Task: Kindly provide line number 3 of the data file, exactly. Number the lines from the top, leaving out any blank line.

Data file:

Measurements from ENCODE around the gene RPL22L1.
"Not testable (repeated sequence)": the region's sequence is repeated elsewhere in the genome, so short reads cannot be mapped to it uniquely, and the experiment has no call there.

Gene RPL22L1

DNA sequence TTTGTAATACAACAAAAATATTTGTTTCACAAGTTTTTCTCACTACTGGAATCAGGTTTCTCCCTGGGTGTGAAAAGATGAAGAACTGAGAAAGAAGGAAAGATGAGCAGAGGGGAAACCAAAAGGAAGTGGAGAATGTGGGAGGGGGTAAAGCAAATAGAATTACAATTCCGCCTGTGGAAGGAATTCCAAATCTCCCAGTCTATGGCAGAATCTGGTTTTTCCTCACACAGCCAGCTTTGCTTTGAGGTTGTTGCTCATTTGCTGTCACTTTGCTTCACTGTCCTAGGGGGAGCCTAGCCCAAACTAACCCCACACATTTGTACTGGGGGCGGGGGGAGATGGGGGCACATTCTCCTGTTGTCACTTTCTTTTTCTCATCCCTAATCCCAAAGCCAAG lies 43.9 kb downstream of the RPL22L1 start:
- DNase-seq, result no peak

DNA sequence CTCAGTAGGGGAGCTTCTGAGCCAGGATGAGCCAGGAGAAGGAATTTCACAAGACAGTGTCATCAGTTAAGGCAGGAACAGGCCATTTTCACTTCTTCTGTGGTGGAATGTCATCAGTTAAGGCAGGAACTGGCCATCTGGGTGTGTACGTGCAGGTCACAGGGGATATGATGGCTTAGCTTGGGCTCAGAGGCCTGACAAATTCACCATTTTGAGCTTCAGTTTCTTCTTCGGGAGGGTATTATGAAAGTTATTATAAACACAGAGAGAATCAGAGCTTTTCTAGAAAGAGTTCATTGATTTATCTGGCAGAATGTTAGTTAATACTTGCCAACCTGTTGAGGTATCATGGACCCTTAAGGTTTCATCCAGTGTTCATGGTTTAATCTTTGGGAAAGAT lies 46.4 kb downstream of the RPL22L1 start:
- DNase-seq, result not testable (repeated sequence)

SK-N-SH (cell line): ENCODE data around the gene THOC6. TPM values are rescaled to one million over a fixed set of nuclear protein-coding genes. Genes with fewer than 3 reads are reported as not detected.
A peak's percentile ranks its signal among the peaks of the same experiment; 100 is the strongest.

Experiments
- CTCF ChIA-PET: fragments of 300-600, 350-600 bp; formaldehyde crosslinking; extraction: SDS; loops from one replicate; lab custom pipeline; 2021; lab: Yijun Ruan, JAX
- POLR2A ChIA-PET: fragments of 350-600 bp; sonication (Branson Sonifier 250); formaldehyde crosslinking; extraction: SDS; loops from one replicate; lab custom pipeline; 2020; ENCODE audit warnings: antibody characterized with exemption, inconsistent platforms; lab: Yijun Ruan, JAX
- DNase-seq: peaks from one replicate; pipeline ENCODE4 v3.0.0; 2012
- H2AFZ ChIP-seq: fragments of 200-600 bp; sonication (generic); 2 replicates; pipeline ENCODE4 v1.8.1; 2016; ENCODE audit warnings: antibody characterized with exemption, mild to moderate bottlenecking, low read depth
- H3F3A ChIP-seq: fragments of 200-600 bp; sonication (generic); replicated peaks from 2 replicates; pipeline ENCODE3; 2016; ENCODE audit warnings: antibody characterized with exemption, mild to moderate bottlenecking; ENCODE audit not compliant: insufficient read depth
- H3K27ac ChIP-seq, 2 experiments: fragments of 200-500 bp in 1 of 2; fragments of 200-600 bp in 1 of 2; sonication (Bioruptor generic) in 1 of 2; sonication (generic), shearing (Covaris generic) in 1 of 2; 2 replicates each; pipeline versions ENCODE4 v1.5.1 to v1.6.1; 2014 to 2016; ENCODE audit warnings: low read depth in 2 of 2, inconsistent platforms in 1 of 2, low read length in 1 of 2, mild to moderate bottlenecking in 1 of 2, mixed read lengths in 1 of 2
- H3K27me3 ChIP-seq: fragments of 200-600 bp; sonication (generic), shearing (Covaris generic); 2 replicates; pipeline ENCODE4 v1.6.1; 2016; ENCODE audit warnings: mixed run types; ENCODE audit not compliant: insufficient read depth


Gene RPL22L1